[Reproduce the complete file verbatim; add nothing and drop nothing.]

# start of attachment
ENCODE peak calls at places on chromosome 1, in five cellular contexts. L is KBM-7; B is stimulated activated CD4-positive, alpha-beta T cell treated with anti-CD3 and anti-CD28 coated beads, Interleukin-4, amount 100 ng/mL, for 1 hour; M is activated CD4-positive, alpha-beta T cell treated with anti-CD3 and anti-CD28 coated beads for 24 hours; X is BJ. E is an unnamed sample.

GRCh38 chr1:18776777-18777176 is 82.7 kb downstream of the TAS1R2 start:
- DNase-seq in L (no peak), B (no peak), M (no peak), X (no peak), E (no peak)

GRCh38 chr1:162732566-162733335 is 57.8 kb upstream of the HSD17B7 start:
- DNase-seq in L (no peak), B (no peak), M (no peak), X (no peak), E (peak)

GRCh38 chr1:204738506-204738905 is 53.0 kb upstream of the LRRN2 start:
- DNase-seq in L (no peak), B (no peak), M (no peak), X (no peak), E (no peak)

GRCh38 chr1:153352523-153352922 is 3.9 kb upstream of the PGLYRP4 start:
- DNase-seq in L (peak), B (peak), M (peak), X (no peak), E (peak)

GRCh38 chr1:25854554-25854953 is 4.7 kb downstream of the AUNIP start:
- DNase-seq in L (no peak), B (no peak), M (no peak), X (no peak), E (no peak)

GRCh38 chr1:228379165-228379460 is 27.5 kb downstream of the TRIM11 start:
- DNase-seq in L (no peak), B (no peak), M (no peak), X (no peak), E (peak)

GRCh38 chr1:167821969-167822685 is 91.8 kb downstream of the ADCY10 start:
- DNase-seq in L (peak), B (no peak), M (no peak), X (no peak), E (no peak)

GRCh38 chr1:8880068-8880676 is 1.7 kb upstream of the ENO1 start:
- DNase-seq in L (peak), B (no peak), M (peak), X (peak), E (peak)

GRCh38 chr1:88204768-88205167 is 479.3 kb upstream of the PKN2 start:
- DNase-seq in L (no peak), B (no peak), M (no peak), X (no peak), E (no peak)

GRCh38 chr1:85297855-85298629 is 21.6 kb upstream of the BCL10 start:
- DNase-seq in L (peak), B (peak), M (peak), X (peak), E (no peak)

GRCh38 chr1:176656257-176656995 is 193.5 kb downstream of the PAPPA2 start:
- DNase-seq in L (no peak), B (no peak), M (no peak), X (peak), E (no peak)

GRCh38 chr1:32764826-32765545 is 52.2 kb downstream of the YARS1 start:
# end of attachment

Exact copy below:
ENCODE peak calls at places on chromosome 1, in five cellular contexts. L is KBM-7; B is stimulated activated CD4-positive, alpha-beta T cell treated with anti-CD3 and anti-CD28 coated beads, Interleukin-4, amount 100 ng/mL, for 1 hour; M is activated CD4-positive, alpha-beta T cell treated with anti-CD3 and anti-CD28 coated beads for 24 hours; X is BJ. E is an unnamed sample.

GRCh38 chr1:18776777-18777176 is 82.7 kb downstream of the TAS1R2 start:
- DNase-seq in L (no peak), B (no peak), M (no peak), X (no peak), E (no peak)

GRCh38 chr1:162732566-162733335 is 57.8 kb upstream of the HSD17B7 start:
- DNase-seq in L (no peak), B (no peak), M (no peak), X (no peak), E (peak)

GRCh38 chr1:204738506-204738905 is 53.0 kb upstream of the LRRN2 start:
- DNase-seq in L (no peak), B (no peak), M (no peak), X (no peak), E (no peak)

GRCh38 chr1:153352523-153352922 is 3.9 kb upstream of the PGLYRP4 start:
- DNase-seq in L (peak), B (peak), M (peak), X (no peak), E (peak)

GRCh38 chr1:25854554-25854953 is 4.7 kb downstream of the AUNIP start:
- DNase-seq in L (no peak), B (no peak), M (no peak), X (no peak), E (no peak)

GRCh38 chr1:228379165-228379460 is 27.5 kb downstream of the TRIM11 start:
- DNase-seq in L (no peak), B (no peak), M (no peak), X (no peak), E (peak)

GRCh38 chr1:167821969-167822685 is 91.8 kb downstream of the ADCY10 start:
- DNase-seq in L (peak), B (no peak), M (no peak), X (no peak), E (no peak)

GRCh38 chr1:8880068-8880676 is 1.7 kb upstream of the ENO1 start:
- DNase-seq in L (peak), B (no peak), M (peak), X (peak), E (peak)

GRCh38 chr1:88204768-88205167 is 479.3 kb upstream of the PKN2 start:
- DNase-seq in L (no peak), B (no peak), M (no peak), X (no peak), E (no peak)

GRCh38 chr1:85297855-85298629 is 21.6 kb upstream of the BCL10 start:
- DNase-seq in L (peak), B (peak), M (peak), X (peak), E (no peak)

GRCh38 chr1:176656257-176656995 is 193.5 kb downstream of the PAPPA2 start:
- DNase-seq in L (no peak), B (no peak), M (no peak), X (peak), E (no peak)

GRCh38 chr1:32764826-32765545 is 52.2 kb downstream of the YARS1 start: